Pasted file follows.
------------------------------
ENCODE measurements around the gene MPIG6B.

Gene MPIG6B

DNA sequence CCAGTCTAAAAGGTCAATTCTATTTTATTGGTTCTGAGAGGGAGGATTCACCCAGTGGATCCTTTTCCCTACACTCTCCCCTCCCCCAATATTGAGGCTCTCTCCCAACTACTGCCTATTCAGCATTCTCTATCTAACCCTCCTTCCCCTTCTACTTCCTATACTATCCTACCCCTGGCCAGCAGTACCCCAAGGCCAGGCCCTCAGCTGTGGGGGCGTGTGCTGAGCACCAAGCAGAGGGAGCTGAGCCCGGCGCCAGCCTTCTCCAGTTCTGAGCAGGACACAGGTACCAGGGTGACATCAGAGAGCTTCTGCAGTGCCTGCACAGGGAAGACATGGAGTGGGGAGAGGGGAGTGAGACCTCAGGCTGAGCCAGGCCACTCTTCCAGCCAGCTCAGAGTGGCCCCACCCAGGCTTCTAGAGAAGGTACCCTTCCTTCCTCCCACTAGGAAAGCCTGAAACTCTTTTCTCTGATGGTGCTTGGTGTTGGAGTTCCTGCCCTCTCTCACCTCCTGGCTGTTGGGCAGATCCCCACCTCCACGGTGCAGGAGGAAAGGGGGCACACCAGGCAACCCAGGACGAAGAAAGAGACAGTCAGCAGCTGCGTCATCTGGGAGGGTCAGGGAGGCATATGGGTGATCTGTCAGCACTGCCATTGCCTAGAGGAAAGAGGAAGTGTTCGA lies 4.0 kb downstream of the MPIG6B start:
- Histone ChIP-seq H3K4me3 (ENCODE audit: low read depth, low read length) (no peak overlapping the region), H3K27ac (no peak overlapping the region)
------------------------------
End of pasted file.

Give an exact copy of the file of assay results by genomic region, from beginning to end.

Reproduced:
ENCODE measurements around the gene MPIG6B.

Gene MPIG6B

DNA sequence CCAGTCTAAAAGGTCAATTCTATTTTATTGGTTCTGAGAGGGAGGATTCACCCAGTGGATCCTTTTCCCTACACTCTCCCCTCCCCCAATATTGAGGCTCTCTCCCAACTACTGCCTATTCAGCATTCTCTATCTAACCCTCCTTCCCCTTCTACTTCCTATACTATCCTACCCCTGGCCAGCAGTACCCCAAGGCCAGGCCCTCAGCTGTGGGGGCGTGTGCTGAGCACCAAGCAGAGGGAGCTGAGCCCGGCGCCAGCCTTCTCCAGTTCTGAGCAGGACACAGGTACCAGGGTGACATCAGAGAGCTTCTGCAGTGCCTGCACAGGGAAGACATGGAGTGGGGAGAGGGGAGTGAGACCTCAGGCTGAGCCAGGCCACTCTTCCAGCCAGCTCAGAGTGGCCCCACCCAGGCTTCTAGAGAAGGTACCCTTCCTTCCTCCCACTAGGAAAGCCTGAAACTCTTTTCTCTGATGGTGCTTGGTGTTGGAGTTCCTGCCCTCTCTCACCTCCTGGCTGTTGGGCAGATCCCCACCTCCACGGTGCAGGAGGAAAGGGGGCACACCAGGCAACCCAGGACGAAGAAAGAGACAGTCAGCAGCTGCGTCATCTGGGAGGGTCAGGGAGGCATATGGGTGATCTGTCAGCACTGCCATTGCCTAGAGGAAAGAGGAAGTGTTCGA lies 4.0 kb downstream of the MPIG6B start:
- Histone ChIP-seq H3K4me3 (ENCODE audit: low read depth, low read length) (no peak overlapping the region), H3K27ac (no peak overlapping the region)